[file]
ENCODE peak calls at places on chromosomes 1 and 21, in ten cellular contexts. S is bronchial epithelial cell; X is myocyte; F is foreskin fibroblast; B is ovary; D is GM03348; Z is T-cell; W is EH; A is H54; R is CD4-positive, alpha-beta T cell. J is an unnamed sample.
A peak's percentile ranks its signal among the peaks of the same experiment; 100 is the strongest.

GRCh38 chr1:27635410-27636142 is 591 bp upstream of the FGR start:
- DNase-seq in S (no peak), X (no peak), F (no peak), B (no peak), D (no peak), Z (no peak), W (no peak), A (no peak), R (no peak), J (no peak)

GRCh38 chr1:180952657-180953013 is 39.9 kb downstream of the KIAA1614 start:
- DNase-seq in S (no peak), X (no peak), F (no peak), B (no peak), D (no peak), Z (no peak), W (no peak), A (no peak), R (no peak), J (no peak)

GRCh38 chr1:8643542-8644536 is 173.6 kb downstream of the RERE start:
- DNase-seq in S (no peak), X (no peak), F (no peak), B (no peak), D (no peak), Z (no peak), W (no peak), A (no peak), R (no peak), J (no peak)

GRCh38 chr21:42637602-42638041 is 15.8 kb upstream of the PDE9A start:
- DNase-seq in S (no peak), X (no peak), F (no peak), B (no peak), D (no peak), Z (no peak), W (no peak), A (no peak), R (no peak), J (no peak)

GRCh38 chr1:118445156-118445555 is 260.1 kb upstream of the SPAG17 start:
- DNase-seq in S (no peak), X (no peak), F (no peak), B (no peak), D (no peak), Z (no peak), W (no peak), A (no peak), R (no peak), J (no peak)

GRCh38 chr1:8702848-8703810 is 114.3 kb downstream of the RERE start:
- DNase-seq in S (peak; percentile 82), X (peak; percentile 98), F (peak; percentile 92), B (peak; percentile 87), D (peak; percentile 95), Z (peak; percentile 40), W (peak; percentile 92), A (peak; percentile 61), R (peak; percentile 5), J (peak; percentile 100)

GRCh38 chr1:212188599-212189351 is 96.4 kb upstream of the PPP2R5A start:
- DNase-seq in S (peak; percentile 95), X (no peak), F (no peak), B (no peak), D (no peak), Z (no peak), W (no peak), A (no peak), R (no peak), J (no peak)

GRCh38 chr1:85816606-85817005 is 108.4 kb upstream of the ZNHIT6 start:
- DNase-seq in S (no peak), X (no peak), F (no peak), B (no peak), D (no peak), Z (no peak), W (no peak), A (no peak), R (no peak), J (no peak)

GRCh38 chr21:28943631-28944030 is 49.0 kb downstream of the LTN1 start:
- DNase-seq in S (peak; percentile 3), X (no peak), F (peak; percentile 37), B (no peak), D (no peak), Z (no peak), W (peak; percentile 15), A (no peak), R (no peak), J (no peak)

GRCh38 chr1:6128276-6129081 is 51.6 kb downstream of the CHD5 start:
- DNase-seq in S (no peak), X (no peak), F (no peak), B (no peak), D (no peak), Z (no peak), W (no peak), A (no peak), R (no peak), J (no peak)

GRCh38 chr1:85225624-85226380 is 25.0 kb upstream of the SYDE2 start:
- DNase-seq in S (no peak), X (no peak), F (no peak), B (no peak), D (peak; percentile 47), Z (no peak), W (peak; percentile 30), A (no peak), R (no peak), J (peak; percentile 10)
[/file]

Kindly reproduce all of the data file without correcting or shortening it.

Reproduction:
ENCODE peak calls at places on chromosomes 1 and 21, in ten cellular contexts. S is bronchial epithelial cell; X is myocyte; F is foreskin fibroblast; B is ovary; D is GM03348; Z is T-cell; W is EH; A is H54; R is CD4-positive, alpha-beta T cell. J is an unnamed sample.
A peak's percentile ranks its signal among the peaks of the same experiment; 100 is the strongest.

GRCh38 chr1:27635410-27636142 is 591 bp upstream of the FGR start:
- DNase-seq in S (no peak), X (no peak), F (no peak), B (no peak), D (no peak), Z (no peak), W (no peak), A (no peak), R (no peak), J (no peak)

GRCh38 chr1:180952657-180953013 is 39.9 kb downstream of the KIAA1614 start:
- DNase-seq in S (no peak), X (no peak), F (no peak), B (no peak), D (no peak), Z (no peak), W (no peak), A (no peak), R (no peak), J (no peak)

GRCh38 chr1:8643542-8644536 is 173.6 kb downstream of the RERE start:
- DNase-seq in S (no peak), X (no peak), F (no peak), B (no peak), D (no peak), Z (no peak), W (no peak), A (no peak), R (no peak), J (no peak)

GRCh38 chr21:42637602-42638041 is 15.8 kb upstream of the PDE9A start:
- DNase-seq in S (no peak), X (no peak), F (no peak), B (no peak), D (no peak), Z (no peak), W (no peak), A (no peak), R (no peak), J (no peak)

GRCh38 chr1:118445156-118445555 is 260.1 kb upstream of the SPAG17 start:
- DNase-seq in S (no peak), X (no peak), F (no peak), B (no peak), D (no peak), Z (no peak), W (no peak), A (no peak), R (no peak), J (no peak)

GRCh38 chr1:8702848-8703810 is 114.3 kb downstream of the RERE start:
- DNase-seq in S (peak; percentile 82), X (peak; percentile 98), F (peak; percentile 92), B (peak; percentile 87), D (peak; percentile 95), Z (peak; percentile 40), W (peak; percentile 92), A (peak; percentile 61), R (peak; percentile 5), J (peak; percentile 100)

GRCh38 chr1:212188599-212189351 is 96.4 kb upstream of the PPP2R5A start:
- DNase-seq in S (peak; percentile 95), X (no peak), F (no peak), B (no peak), D (no peak), Z (no peak), W (no peak), A (no peak), R (no peak), J (no peak)

GRCh38 chr1:85816606-85817005 is 108.4 kb upstream of the ZNHIT6 start:
- DNase-seq in S (no peak), X (no peak), F (no peak), B (no peak), D (no peak), Z (no peak), W (no peak), A (no peak), R (no peak), J (no peak)

GRCh38 chr21:28943631-28944030 is 49.0 kb downstream of the LTN1 start:
- DNase-seq in S (peak; percentile 3), X (no peak), F (peak; percentile 37), B (no peak), D (no peak), Z (no peak), W (peak; percentile 15), A (no peak), R (no peak), J (no peak)

GRCh38 chr1:6128276-6129081 is 51.6 kb downstream of the CHD5 start:
- DNase-seq in S (no peak), X (no peak), F (no peak), B (no peak), D (no peak), Z (no peak), W (no peak), A (no peak), R (no peak), J (no peak)

GRCh38 chr1:85225624-85226380 is 25.0 kb upstream of the SYDE2 start:
- DNase-seq in S (no peak), X (no peak), F (no peak), B (no peak), D (peak; percentile 47), Z (no peak), W (peak; percentile 30), A (no peak), R (no peak), J (peak; percentile 10)